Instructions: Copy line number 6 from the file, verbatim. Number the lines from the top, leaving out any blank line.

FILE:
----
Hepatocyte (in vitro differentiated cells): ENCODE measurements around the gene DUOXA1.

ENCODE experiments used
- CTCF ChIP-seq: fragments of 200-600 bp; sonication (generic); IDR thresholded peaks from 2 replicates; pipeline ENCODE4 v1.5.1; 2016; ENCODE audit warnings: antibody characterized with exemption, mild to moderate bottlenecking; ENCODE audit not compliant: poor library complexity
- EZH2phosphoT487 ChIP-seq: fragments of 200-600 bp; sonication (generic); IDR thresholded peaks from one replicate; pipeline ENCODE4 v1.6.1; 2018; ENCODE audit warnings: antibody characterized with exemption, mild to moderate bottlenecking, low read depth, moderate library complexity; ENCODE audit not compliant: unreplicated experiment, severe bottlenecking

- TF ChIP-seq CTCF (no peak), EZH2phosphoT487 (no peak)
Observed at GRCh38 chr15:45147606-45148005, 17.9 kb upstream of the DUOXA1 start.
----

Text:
Observed at GRCh38 chr15:45147606-45148005, 17.9 kb upstream of the DUOXA1 start.